Charges were thrown out in a San Juan assault case after it was revealed the county sheriff had been using the court security camera to focus on defense notes and a juror’s notebook.
Some defense attorneys in San Juan County worry that Sheriff Ron Krebs has a finger on the scales of justice after learning he used a courtroom security camera to surreptitiously zoom in on defense documents and a juror’s notebook during a criminal trial last week.
The incident has drawn outrage from criminal and civil-rights attorneys and frustration from the county prosecutor, and prompted a rare weekend hearing during which a judge dismissed misdemeanor assault and trespass charges against a Lopez Island man after finding the incident amounted to government misconduct that had violated his right to a fair trial.
“I’m flabbergasted,” said San Juan Public Defender Colleen Kenimond, the attorney whose notes were targeted. “This was a court of law. You are supposed to be safe there, and the proceedings are supposed to be fair. Here, the sheriff used the courtroom to violate my client’s rights. Outrageous hardly covers it.”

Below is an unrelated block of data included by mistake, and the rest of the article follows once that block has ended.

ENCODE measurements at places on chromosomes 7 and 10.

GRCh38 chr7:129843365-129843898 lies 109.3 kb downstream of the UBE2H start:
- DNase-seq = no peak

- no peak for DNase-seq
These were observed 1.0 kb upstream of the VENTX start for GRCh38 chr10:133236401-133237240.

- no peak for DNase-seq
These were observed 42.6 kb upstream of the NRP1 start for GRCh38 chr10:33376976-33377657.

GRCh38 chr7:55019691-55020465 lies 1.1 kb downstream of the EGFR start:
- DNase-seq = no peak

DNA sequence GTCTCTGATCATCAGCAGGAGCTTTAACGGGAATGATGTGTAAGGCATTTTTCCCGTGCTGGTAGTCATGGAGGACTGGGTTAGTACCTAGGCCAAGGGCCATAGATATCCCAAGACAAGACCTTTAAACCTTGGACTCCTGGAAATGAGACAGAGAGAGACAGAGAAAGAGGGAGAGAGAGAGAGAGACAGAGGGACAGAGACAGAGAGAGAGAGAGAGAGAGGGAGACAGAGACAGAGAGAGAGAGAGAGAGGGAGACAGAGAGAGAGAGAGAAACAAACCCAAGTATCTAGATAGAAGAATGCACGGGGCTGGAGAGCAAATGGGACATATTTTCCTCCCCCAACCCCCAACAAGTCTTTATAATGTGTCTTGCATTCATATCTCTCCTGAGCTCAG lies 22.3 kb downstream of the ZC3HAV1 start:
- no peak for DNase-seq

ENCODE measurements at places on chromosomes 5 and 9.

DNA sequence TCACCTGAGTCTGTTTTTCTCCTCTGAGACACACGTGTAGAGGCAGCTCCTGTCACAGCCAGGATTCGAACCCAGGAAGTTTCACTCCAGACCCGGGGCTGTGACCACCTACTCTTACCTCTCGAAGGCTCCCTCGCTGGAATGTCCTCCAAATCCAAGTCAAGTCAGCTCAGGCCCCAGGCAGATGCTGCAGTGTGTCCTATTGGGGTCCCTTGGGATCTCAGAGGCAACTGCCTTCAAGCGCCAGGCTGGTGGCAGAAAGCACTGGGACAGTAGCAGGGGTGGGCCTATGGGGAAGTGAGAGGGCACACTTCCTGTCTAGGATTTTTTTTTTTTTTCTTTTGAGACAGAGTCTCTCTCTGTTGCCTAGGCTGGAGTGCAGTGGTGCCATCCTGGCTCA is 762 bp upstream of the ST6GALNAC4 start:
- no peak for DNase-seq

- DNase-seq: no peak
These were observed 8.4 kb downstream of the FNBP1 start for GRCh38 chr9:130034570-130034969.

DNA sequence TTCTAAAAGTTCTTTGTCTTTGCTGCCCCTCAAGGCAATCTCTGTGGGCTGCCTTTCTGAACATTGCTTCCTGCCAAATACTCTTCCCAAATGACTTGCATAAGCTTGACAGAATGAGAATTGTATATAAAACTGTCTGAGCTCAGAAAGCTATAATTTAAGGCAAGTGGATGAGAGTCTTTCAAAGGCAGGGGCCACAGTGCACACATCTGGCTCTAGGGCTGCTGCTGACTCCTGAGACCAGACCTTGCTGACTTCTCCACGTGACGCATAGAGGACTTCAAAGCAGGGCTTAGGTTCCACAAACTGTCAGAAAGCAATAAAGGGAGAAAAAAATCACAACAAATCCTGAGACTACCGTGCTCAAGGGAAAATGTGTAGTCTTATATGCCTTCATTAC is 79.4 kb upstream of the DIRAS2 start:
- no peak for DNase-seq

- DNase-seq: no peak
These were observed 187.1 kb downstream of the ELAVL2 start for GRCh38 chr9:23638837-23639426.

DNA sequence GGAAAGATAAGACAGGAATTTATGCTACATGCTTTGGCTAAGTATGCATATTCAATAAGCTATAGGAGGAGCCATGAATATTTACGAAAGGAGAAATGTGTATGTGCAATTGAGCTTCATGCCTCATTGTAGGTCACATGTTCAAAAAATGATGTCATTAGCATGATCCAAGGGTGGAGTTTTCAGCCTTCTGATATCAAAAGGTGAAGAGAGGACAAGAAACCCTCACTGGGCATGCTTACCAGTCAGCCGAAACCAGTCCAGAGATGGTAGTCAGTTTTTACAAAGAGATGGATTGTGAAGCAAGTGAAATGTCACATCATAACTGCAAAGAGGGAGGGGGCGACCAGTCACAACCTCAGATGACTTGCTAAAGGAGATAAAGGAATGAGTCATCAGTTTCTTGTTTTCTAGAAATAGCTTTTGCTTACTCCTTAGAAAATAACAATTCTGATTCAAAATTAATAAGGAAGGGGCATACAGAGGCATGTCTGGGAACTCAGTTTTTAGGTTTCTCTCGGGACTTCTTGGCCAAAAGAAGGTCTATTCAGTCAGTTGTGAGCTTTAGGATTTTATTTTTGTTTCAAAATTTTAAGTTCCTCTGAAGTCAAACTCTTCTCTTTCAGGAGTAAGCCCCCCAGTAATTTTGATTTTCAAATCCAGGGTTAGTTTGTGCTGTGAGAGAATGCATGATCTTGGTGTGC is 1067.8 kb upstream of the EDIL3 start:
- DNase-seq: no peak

Kenimond isn’t alone. San Juan County Prosecutor Randall Gaylord — whose office has been stung by misconduct in the Sheriff’s Office before — distanced himself from Krebs. “I too am frustrated at what has happened here, frustrated that it has happened to cases I personally was involved in, and concerned about the community we represent.”
Gaylord said only the sheriff knows exactly what he was doing, and why. “We are independently elected officials,” he said.
Gaylord said no one in his office received information from the sheriff from the video in this case or any other. “We would not do that,” he said. “We have no knowledge of anything like that.
In court filings, Krebs and Gaylord insisted the incident was isolated and unintentional and resulted from security concerns about the defendant in the case, who allegedly had threatened to stab a Lopez Island grocer. Krebs, in a sworn declaration, said he “inadvertently manipulated the camera in the District Courtroom in such a way that it zoomed in on one or more locations in the courtroom” and insisted he didn’t read or pass on anything he may have seen. He claimed he did not know the camera had a zoom function.